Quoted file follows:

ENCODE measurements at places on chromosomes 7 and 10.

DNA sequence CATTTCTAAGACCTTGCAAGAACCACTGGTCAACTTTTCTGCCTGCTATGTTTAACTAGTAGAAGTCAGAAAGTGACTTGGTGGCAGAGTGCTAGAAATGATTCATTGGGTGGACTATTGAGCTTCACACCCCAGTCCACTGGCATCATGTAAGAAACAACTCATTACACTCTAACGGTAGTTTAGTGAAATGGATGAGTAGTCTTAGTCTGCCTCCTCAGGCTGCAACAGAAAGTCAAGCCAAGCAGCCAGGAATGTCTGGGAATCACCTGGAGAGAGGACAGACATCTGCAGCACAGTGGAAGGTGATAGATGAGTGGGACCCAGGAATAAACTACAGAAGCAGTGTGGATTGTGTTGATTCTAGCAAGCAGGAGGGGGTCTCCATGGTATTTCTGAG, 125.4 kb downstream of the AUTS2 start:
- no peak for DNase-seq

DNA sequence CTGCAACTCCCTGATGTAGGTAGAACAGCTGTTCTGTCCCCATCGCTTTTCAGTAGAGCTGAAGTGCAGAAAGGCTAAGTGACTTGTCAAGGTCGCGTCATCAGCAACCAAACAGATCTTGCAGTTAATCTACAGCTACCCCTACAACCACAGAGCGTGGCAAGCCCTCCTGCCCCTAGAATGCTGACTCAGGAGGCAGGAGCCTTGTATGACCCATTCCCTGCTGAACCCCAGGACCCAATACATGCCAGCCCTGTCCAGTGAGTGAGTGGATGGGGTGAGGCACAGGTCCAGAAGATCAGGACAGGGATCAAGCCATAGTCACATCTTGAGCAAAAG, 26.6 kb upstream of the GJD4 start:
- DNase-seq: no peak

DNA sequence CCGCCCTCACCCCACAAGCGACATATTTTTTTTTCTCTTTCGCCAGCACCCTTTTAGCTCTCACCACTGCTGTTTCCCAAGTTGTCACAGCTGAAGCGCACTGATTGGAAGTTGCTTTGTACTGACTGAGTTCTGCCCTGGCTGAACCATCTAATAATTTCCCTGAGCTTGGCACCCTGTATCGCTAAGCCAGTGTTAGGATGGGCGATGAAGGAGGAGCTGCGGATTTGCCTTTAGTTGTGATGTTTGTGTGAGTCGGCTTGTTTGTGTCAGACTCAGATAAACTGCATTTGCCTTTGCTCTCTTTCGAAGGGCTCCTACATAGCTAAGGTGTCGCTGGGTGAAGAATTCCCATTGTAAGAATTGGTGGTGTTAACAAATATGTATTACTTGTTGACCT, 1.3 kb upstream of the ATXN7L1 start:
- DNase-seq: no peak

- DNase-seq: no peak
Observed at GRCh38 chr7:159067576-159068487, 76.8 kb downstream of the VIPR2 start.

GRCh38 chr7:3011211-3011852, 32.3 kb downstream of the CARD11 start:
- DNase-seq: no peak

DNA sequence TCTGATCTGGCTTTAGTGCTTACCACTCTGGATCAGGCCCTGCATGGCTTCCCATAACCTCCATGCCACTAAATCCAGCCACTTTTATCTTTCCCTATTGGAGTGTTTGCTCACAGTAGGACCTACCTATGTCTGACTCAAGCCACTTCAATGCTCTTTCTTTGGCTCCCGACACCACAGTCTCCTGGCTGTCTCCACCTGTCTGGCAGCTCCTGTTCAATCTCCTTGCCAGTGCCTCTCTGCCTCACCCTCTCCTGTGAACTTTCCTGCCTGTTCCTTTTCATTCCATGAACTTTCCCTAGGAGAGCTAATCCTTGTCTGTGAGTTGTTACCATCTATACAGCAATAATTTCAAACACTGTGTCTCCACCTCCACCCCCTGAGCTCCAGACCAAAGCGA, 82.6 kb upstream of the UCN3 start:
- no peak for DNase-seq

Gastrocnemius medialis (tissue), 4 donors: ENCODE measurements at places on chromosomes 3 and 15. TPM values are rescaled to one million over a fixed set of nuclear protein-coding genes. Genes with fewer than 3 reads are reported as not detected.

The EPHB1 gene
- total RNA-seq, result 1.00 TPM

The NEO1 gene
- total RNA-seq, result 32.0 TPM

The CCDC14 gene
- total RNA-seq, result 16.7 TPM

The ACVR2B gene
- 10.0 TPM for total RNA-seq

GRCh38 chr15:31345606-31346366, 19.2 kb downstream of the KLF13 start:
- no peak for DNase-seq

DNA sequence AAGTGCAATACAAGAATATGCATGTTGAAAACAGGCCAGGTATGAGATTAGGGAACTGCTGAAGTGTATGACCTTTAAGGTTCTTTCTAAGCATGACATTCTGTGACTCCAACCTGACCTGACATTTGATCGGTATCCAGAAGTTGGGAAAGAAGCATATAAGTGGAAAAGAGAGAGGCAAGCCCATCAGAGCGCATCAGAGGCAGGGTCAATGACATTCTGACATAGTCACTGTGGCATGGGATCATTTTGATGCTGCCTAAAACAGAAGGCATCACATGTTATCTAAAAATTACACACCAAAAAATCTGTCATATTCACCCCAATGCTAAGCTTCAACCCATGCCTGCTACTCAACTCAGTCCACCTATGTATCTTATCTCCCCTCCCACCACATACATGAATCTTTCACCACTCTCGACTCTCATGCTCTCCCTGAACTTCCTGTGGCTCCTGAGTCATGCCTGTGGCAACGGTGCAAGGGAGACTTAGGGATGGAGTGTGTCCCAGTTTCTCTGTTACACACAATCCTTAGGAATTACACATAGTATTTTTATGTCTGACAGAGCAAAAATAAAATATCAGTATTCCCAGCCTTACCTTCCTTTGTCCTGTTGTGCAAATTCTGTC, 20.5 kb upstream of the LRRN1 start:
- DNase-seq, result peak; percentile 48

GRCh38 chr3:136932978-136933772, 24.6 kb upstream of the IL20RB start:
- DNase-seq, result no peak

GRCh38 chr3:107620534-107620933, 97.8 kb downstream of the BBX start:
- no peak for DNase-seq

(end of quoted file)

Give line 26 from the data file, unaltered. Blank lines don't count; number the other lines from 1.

- DNase-seq, result peak; percentile 48